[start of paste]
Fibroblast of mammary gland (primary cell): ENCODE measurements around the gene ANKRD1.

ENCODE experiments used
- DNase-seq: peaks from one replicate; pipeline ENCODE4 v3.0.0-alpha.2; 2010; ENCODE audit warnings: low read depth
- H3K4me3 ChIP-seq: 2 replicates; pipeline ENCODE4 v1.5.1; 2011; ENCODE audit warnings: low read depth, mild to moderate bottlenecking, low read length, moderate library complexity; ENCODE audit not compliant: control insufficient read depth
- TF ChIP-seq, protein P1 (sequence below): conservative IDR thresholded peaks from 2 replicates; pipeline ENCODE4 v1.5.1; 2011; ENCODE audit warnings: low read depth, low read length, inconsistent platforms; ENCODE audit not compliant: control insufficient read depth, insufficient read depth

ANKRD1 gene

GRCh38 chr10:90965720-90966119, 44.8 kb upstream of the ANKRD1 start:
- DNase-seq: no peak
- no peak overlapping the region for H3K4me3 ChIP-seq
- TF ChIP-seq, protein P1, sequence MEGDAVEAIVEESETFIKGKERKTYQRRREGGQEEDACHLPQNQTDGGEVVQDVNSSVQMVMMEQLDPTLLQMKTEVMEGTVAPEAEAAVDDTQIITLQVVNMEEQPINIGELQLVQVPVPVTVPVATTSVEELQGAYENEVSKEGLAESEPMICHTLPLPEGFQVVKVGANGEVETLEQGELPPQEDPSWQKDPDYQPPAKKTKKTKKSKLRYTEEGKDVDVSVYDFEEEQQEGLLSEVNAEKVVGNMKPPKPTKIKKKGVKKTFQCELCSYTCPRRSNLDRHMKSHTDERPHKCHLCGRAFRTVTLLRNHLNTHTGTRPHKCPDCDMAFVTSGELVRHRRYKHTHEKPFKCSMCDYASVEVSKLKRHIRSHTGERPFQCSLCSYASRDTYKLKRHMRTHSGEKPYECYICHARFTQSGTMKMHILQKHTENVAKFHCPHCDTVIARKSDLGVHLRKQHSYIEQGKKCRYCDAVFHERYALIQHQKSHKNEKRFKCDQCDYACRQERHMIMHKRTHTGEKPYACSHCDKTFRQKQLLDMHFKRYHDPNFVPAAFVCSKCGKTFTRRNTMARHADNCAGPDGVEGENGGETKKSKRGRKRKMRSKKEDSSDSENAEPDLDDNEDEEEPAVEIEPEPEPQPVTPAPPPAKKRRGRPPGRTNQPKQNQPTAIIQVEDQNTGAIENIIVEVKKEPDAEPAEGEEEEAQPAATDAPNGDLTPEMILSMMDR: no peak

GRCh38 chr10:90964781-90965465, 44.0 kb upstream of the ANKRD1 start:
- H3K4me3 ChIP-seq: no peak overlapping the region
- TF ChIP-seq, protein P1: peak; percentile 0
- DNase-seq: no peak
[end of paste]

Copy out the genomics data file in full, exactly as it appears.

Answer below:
Fibroblast of mammary gland (primary cell): ENCODE measurements around the gene ANKRD1.

ENCODE experiments used
- DNase-seq: peaks from one replicate; pipeline ENCODE4 v3.0.0-alpha.2; 2010; ENCODE audit warnings: low read depth
- H3K4me3 ChIP-seq: 2 replicates; pipeline ENCODE4 v1.5.1; 2011; ENCODE audit warnings: low read depth, mild to moderate bottlenecking, low read length, moderate library complexity; ENCODE audit not compliant: control insufficient read depth
- TF ChIP-seq, protein P1 (sequence below): conservative IDR thresholded peaks from 2 replicates; pipeline ENCODE4 v1.5.1; 2011; ENCODE audit warnings: low read depth, low read length, inconsistent platforms; ENCODE audit not compliant: control insufficient read depth, insufficient read depth

ANKRD1 gene

GRCh38 chr10:90965720-90966119, 44.8 kb upstream of the ANKRD1 start:
- DNase-seq: no peak
- no peak overlapping the region for H3K4me3 ChIP-seq
- TF ChIP-seq, protein P1, sequence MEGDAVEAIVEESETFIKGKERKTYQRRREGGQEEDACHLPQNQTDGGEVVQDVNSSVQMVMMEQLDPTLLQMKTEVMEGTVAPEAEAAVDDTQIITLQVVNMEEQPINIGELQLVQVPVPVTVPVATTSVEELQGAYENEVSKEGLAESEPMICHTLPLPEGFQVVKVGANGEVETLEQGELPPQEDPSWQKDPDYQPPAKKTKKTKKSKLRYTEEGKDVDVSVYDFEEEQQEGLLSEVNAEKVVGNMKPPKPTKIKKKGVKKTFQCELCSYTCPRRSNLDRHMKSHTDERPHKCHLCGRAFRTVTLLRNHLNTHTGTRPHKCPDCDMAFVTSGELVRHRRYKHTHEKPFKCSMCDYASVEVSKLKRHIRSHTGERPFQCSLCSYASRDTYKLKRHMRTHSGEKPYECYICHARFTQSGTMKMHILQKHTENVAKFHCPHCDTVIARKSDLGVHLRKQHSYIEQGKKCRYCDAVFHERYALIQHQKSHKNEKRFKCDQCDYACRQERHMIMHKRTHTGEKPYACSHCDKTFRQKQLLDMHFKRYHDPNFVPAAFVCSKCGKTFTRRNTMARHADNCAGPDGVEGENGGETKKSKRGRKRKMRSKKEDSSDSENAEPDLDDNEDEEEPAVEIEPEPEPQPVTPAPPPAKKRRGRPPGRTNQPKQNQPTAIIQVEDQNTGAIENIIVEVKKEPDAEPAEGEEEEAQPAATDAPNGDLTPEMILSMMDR: no peak

GRCh38 chr10:90964781-90965465, 44.0 kb upstream of the ANKRD1 start:
- H3K4me3 ChIP-seq: no peak overlapping the region
- TF ChIP-seq, protein P1: peak; percentile 0
- DNase-seq: no peak